“Hey, I can see my house from up here!”
It’s a joke so tired you’ll hear it from someone jumping on a trampoline, but that’s what came into my head as I banked a small turboprop airplane above my neighborhood in the new version of a revived classic, Microsoft Flight Simulator.
Because there it was indeed: my house. And my neighbors’ houses, along with the shopping plaza down the road, the hospital complex, the farmland in the distance. All of it eerily accurate, thanks to the new program’s use of Microsoft’s voluminous mapping data. Even the trees, fences, and other features I know from my terrestrial explorations were present and accounted for—in full 3D.
Microsoft’s Flight Simulator is its longest-running software product, with the first iteration dating back to the 8-bit days of 1982. At the time, it offered little more than a green expanse of ground and a blue expanse of sky, with a gray strip representing your runway and some black and white blocks for buildings. Microsoft abandoned the franchise in 2012, the general consensus being that it was too niche of a product for the global giant to keep going. It sold the rights to the core sim technology to Lockheed Martin, which uses it for academic and training environments.
Its revival this past June was a surprise to both the software and aviation industry, given that the company hadn’t uttered a peep about the effort. The new game will likely arrive sometime next year, and is now in alpha testing. But even the early preview I got to play with made clear that Flight Simulator could be more than just a game. It could be a valuable learning tool for aspiring pilots.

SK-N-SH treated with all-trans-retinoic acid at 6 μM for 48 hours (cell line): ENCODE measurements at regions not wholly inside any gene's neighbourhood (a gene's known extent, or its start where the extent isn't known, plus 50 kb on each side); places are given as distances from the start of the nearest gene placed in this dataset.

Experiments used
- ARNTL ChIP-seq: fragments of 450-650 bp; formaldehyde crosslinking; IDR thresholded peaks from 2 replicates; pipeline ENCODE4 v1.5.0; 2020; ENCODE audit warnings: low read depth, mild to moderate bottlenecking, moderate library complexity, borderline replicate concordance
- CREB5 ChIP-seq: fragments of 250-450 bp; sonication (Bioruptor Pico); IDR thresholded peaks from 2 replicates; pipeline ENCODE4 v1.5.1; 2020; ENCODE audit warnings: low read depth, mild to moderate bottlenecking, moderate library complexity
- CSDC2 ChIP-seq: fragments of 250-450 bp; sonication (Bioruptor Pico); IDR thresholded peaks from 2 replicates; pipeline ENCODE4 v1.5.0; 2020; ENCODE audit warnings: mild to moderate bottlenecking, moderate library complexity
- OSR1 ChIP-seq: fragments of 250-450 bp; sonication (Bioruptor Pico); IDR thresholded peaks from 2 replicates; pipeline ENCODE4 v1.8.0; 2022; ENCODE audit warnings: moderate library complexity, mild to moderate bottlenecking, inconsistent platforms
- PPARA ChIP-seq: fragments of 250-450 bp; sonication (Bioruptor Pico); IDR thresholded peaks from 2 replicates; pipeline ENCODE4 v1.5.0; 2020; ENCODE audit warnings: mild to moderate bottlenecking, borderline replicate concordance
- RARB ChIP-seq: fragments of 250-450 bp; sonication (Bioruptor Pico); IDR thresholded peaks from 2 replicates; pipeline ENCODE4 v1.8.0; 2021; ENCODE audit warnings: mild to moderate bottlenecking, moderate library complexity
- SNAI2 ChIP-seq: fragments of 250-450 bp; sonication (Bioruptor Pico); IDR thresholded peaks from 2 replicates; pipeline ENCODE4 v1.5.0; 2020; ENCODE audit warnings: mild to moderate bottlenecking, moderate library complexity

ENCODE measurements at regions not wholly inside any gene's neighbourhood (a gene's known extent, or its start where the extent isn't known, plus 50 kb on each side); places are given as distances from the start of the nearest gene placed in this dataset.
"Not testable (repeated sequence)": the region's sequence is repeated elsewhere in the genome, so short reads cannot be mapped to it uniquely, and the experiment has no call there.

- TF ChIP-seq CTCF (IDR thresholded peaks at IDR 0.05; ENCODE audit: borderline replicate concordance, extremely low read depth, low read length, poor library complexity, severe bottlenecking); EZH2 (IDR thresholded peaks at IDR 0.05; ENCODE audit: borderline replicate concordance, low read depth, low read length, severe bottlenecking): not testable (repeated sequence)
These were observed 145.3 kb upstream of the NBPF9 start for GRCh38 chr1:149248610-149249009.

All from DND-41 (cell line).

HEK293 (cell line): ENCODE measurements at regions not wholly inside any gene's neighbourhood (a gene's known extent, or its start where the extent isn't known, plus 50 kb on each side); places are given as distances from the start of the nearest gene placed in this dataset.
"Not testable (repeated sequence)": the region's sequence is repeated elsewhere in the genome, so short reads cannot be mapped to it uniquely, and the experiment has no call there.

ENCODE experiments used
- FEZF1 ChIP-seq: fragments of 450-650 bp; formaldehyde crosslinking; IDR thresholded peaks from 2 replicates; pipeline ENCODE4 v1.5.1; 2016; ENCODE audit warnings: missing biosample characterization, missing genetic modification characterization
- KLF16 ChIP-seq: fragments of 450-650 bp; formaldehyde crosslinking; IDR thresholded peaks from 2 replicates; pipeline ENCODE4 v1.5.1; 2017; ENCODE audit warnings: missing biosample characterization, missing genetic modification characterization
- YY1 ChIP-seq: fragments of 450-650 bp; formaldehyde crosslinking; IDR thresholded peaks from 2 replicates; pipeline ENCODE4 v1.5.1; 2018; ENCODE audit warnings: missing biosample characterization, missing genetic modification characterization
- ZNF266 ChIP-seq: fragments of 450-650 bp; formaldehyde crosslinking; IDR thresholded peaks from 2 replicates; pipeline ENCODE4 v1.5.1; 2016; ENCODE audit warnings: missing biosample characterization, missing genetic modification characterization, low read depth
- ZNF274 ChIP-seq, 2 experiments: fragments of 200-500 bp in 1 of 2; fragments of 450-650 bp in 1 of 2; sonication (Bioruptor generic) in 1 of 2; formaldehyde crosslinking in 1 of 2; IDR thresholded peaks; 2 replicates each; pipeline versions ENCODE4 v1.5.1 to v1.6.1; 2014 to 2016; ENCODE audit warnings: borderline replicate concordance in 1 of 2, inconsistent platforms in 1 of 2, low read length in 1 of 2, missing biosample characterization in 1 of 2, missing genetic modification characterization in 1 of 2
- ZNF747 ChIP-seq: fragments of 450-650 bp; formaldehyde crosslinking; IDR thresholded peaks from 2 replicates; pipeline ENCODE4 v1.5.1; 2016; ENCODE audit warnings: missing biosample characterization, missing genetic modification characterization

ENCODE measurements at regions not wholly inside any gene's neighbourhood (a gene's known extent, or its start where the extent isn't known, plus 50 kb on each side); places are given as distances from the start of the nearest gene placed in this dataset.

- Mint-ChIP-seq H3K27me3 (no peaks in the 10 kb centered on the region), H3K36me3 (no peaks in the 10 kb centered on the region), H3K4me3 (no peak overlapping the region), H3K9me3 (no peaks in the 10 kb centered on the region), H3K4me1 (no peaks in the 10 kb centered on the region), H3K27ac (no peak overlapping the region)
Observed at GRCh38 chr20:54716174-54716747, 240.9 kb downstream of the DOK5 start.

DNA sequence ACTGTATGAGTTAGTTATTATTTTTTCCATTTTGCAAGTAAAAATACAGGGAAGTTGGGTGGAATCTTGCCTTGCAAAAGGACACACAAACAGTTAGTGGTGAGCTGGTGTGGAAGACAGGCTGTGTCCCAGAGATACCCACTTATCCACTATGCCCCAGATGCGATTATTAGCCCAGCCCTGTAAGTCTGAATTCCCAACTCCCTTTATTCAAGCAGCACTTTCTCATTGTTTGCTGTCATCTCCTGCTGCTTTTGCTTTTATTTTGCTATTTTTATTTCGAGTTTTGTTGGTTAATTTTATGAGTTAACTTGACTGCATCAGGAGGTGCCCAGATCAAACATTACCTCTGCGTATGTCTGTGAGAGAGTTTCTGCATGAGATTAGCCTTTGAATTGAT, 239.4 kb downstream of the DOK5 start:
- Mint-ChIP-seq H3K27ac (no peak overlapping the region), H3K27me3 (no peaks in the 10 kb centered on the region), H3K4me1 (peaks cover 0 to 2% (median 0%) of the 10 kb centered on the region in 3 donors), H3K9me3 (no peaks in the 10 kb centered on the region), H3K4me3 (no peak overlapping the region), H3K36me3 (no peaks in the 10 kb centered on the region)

That’s because of those details on the ground. Digital sightseeing is fun, but it also allows real-deal pilots to practice navigating using the landmarks they look for while airborne. Such flying is called VFR, for “visual flight rules”—meaning that instead of relying on instruments alone, you find your way by tracking certain buildings, roads, towers, mountains, rivers, and so on.
Though it can’t be used as a formal training tool, accurate, simulated VFR flight allows pilots to rehearse their flights beforehand, making the actual flights later more familiar. With most flight simulators,
real-world terrain modeling creates a heavy workload for the computer, and doesn’t keep up with a changing world. Back in the original days of Flight Simulator, every byte of graphics data had to be stored locally, whether downloaded or accessed on DVD, CD, or, yes, floppy disk. “This sim steps out of that model massively,” says Pete Wright, a pilot whose YouTube channel, Frooglesim, specializes in reviewing such software. “It’s stunning. It’s unbelievable.”
What changed for the new generation of Flight Simulator is Microsoft’s development of its Google Maps competitor. The game gets its 3D data from Bing Maps, pulling precise details for anywhere in the world from the cloud and rendering the graphics locally. The end result is a virtual world that’s as accurate as the most recent Bing data.
In fact, the Bing connection was the impetus for the whole effort. Jorg Neumann, head of Flight Simulator, says the revival began with an app he was developing for Microsoft’s HoloLens augmented reality goggles. “We wanted people to be able to use the goggles to go anywhere in the world for a tour,” Neumann said. “It used data from Bing, so the rendering capability was ready five years ago. Two years after that, we started in earnest transferring that idea to a new flight sim.”